Changing the state's formula for financing public schools and creating more programs to attract high-tech companies are the top two legislative priorities for area businesses, according to a new survey.
Tim Holverson, vice president of public policy for the Lawrence Chamber of Commerce, said area businesspeople clearly were concerned about the state's education system when they filled out the chamber's annual survey of legislative priorities.
"Hands down, that issue won going away," Holverson said. "I think people in Lawrence are looking at the dollars we put into the system through our income and property taxes and feel like we're not getting our fair share back."
Holverson said he also sensed many businesses thought the state's education system was underfunded. The survey did not determine what percentage of respondents would be willing to support a tax increase for public education, but it did show they favored higher income and property taxes in that effort.
Holverson, who serves as the chamber's chief lobbyist, said he would work to encourage legislators to change the school financing formula during the next session, which starts Monday. But he said it likely would be an uphill battle because legislators would be preoccupied trying to solve the state's budget crisis.
"I'm guessing with all the other issues, they're not going to have the time or the energy to direct to it this session," Holverson said. "Do I wish they would, though? You bet. I think the system has been doing a disservice to all the residents of this part of the state."
The survey showed 84.8 percent of respondents supported making changes to the school financing formula. Only 4.8 percent opposed making changes.
Also ranking high in the survey was the idea of creating economic development incentive programs to attract high-tech industries to the state. Nearly 92 percent of respondents supported the idea, which ranked as the second-highest priority behind the education formula.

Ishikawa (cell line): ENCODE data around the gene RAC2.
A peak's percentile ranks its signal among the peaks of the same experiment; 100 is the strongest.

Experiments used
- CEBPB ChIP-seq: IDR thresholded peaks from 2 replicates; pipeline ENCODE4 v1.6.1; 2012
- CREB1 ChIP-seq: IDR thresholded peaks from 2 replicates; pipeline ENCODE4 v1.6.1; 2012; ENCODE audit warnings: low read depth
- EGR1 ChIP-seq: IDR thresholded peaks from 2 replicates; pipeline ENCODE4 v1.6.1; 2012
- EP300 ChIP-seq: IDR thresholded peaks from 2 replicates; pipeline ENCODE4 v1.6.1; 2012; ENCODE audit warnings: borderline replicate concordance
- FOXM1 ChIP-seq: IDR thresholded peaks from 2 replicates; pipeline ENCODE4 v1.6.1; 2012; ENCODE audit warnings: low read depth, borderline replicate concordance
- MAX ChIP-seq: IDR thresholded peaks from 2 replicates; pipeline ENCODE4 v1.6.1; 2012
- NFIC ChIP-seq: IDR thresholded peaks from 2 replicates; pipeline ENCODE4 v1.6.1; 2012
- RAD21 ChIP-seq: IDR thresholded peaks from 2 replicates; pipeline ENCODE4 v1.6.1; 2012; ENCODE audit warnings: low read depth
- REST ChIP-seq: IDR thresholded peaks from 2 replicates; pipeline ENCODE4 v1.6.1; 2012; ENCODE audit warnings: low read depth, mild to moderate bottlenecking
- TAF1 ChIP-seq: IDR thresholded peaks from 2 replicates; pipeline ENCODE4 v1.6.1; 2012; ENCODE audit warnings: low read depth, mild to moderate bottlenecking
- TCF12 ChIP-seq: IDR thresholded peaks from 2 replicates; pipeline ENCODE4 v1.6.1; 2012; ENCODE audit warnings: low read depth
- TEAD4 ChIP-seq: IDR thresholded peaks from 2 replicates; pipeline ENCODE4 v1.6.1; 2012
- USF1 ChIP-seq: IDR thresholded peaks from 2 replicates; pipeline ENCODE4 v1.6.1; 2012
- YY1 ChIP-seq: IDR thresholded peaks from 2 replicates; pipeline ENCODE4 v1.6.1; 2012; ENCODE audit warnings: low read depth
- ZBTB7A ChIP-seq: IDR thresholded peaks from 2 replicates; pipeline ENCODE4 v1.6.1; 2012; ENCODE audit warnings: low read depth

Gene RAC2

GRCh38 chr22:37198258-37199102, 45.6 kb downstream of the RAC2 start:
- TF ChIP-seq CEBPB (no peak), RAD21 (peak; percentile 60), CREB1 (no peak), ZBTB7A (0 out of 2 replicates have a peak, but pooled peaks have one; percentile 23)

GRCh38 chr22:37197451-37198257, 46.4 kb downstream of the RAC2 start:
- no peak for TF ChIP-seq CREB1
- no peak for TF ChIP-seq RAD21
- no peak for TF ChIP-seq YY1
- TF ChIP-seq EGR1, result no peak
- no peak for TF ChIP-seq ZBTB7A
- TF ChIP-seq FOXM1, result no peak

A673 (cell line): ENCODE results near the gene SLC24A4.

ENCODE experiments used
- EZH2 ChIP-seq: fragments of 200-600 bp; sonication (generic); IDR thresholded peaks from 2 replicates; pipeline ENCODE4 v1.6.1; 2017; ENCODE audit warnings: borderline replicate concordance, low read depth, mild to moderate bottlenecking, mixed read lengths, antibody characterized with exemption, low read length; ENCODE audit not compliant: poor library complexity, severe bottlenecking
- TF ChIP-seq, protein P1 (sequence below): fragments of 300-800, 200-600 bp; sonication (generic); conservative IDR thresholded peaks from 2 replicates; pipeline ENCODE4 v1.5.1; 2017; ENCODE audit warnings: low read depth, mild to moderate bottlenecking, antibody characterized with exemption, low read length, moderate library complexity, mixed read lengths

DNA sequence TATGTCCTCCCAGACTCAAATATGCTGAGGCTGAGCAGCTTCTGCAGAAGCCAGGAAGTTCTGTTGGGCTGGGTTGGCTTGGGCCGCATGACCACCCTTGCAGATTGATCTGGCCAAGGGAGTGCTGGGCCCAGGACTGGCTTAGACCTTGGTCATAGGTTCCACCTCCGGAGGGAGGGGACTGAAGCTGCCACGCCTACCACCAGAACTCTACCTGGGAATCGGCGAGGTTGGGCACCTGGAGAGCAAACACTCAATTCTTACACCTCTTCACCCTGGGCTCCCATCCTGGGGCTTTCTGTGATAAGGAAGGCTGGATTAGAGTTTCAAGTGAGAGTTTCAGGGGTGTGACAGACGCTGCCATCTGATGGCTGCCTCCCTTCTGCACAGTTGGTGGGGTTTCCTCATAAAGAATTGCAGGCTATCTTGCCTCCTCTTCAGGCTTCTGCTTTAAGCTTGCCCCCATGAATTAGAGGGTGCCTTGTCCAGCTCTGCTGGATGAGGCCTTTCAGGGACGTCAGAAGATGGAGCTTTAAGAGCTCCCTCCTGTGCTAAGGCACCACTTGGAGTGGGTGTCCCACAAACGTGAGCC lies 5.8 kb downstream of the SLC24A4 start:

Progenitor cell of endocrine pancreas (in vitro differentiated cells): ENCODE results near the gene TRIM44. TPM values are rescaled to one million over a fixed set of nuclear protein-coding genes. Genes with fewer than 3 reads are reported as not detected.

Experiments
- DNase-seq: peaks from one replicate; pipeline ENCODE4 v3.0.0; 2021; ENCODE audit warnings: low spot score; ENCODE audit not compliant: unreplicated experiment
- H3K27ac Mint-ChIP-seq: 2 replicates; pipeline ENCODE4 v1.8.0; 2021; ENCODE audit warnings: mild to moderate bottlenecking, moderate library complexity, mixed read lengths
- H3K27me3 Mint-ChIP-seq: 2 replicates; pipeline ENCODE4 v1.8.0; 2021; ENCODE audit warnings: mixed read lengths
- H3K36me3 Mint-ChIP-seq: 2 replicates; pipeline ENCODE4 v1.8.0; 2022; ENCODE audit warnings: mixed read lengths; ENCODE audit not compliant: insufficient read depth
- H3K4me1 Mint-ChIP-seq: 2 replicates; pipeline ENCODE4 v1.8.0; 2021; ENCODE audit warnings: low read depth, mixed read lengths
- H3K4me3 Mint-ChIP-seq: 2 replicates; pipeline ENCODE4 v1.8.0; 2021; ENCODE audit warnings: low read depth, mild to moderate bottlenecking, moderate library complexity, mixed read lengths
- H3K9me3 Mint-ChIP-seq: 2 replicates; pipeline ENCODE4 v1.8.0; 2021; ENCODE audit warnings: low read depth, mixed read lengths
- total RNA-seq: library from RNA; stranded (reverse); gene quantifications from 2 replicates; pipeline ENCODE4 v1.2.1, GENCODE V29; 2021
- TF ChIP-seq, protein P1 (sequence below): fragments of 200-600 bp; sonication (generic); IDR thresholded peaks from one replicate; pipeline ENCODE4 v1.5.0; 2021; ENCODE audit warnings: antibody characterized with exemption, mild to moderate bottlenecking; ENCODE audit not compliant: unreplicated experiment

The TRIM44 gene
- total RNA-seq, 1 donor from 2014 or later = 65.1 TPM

Holverson said chamber officials didn't have any specific plans for new economic development programs, but they hope to discuss ideas with Gov.-elect Kathleen Sebelius and her staff.
|As part of its annual survey, the chamber also asked several questions about local issues, but chamber officials declined to release the results.The survey polled members on hot-button topics such as support for a sales tax to fund the chamber's ECO2 effort, the living wage issue, floodplain issues, a possible development moratorium and a second downtown parking garage.Chamber officials offered no timeline for releasing the results.|
"We just want to be creative," Holverson said. "We want to meet with the companies and meet with the administration and find out what they need to stay here and grow and prosper.
"But if it has a price tag associated with it, we know it will be a pretty tough sale."
Chamber, city, county and school district officials are meeting with area legislators at 8 a.m. today at the Eldridge Hotel for their annual Legislative Priorities Breakfast, where they'll discuss the survey and other issues.
Holverson said 213 of the chamber's approximately 1,750 members responded to the survey.